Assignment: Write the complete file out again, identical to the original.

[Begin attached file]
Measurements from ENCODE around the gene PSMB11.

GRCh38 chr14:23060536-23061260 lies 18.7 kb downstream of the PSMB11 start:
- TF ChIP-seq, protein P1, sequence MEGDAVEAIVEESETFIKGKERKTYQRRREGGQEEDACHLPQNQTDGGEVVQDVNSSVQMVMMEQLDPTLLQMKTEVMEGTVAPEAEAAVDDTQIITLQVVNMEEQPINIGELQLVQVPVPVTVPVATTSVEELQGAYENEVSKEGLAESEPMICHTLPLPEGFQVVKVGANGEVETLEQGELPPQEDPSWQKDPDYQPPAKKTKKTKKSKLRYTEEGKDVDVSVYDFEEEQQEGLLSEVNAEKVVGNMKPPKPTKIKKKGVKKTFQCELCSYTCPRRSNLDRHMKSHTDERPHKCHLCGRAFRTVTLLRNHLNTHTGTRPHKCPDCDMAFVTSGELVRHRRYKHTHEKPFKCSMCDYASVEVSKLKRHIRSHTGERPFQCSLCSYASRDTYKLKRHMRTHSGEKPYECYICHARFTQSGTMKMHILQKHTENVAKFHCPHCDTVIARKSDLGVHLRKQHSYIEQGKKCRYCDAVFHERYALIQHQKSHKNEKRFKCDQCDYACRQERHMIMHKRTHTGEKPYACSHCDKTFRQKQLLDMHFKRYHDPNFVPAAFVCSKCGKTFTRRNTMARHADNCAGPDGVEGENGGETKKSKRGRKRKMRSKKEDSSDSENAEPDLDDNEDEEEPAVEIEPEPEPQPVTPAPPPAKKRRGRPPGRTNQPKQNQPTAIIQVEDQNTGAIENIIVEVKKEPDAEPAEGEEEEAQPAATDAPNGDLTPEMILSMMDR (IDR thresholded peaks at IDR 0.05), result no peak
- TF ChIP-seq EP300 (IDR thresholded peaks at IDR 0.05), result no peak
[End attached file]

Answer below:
Measurements from ENCODE around the gene PSMB11.

GRCh38 chr14:23060536-23061260 lies 18.7 kb downstream of the PSMB11 start:
- TF ChIP-seq, protein P1, sequence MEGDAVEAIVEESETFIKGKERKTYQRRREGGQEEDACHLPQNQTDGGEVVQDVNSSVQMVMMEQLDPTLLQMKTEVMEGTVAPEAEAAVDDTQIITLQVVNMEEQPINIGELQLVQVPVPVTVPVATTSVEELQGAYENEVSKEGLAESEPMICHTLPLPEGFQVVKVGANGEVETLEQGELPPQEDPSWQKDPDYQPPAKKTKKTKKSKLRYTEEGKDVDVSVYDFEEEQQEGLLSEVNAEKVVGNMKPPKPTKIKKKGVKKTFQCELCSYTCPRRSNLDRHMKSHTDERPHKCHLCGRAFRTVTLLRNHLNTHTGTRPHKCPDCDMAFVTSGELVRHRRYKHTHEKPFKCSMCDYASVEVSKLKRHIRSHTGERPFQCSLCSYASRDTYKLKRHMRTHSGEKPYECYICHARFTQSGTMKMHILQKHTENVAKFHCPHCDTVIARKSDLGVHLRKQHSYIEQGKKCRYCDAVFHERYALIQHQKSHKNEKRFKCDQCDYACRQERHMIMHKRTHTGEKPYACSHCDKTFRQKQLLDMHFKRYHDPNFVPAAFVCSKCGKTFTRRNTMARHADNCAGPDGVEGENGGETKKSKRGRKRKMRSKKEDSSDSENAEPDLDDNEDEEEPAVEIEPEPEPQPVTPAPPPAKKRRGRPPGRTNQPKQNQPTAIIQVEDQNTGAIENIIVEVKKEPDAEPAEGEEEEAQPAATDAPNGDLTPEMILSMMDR (IDR thresholded peaks at IDR 0.05), result no peak
- TF ChIP-seq EP300 (IDR thresholded peaks at IDR 0.05), result no peak